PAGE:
• Iron Age in Britain from the BBC (British Broadcasting Corporation)
  • Facts about Michaelmas from Historic UK
  • Michaelmas Day from Project Britain
  • Term dates from the University of Cambridge (including information about the Michaelmas term)

© 2019 Linda Crampton

Comments

Linda Crampton (author) from British Columbia, Canada on February 17, 2020:

Thank you for the interesting comment, Peggy. I love asters. They are one of my favourite flowers.

Peggy Woods from Houston, Texas on February 17, 2020:

The intermeshing of pagan and Christian festivals is interesting. It makes sense that people in much earlier times lived by the rule of nature. Farmers still do so today. Harvest time of year was a time for celebration after picking the crops, preserving the food, and the work temporarily ending for a time. It makes me think of barn dances where the rural community would gather together and celebrate. Those times have been portrayed in books as well as television series of old like The Waltons.

Those asters are pretty, and I have seen them for sale in nurseries down here.

Linda Crampton (author) from British Columbia, Canada on November 08, 2019:

Thank you very much, Moses. I appreciate your kind comment.

Mose Adam Truett on November 08, 2019:

Great article. Looking forward to reading more of your hubs. Reading from you is such a nice way to learn new things.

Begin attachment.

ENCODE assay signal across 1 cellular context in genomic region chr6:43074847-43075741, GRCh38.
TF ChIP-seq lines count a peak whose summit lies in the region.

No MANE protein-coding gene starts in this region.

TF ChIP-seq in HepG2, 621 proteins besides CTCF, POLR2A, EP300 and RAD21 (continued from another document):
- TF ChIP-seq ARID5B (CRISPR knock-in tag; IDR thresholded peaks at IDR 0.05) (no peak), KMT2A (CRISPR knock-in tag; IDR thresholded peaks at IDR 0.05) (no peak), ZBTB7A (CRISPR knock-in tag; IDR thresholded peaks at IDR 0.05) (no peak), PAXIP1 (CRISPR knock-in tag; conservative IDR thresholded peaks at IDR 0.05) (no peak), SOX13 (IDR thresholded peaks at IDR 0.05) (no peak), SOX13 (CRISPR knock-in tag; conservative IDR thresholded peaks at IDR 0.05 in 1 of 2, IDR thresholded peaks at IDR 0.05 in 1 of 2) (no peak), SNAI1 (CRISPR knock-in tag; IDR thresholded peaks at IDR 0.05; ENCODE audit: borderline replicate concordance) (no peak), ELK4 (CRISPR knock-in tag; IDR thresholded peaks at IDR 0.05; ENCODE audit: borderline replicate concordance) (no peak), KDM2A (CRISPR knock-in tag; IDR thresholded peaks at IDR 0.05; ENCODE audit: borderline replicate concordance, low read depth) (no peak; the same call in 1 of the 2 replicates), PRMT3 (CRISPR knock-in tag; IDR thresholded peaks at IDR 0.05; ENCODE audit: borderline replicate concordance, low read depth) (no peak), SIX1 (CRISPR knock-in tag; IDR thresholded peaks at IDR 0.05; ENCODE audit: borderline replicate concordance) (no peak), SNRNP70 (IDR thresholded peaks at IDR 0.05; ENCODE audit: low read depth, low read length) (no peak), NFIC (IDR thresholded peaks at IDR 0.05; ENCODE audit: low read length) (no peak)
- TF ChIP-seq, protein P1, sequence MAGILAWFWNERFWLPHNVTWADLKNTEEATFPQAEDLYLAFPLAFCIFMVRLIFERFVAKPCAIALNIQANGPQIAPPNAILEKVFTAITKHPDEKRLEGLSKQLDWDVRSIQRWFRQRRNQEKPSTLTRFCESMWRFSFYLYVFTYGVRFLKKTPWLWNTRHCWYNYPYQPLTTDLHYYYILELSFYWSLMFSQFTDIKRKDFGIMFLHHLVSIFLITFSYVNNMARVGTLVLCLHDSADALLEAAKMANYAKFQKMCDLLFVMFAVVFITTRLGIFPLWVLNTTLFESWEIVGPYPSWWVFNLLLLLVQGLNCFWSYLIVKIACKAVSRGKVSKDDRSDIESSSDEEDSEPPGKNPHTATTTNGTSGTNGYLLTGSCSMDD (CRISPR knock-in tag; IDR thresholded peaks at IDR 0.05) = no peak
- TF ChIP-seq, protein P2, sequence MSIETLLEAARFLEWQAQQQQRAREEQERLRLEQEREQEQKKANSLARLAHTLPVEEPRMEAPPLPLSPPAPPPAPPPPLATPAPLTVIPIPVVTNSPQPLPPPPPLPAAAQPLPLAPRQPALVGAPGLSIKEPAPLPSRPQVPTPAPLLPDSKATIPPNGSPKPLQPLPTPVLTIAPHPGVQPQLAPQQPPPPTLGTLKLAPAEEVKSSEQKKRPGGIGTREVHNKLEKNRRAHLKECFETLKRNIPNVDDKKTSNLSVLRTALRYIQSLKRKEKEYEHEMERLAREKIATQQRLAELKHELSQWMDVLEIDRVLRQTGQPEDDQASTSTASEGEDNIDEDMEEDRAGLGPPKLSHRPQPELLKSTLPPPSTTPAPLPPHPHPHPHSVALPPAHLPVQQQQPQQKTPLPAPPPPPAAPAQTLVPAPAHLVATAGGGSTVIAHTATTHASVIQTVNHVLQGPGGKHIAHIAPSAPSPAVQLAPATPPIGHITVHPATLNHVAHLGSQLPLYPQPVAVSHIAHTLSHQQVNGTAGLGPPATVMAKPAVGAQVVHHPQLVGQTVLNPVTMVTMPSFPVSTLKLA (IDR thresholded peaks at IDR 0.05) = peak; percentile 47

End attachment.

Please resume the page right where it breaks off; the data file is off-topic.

Linda Crampton (author) from British Columbia, Canada on September 20, 2019:

Thank you, Chitrangada. Festivals can be fun to celebrate. They often have other benefits as well, as you say. I hope you have a good weekend.

Chitrangada Sharan from New Delhi, India on September 20, 2019:

Interesting article about these festivals in your part of the World. I am glad to learn about them, through your well written article.

Festivals are a good way to rejuvenate, to enjoy the family reunion and celebrations. A much needed break from the normal, routine life.

Thanks for sharing this wonderful article.

Linda Crampton (author) from British Columbia, Canada on September 18, 2019:

Hi, Mel. Yes, although some people don't like to think about the idea, pagan holidays have been incorporated into Christianity. Thanks for the visit and the comment.

Mel Carriere from San Diego California on September 18, 2019:

Pagan and Christian festivals are more closely linked than a lot of Christians will admit. In many cases Christians coopted the pagan holidays and then linked them with a saint, in order to give them a Christian flavor. Easter, for instance, follows lunar cycles and the name itself is a throwback to a pagan deity. Our Christian celebrations still follow significant events in the astronomical cycle, usually revolving around equinoxes.

Great article. Here in the US we really don´t celebrate St. Michaels. I am a Catholic, and perhaps St. Michaels is a holy day of obligation, but it is really not much of a big deal here.

Linda Crampton (author) from British Columbia, Canada on September 16, 2019:

Thank you very much, Maren. It is interesting that the global climate strikes are happening at this time. I hope they are effective. The Earth needs our help.

Maren Elizabeth Morgan from Pennsylvania on September 16, 2019:

Linda C, your article really spoke to me - especially all your obvious desire to protect the environment. Isn't it interesting that the worldwide Climate Strikes are occuring on either side of the equinox? Keep informing and inspiring us!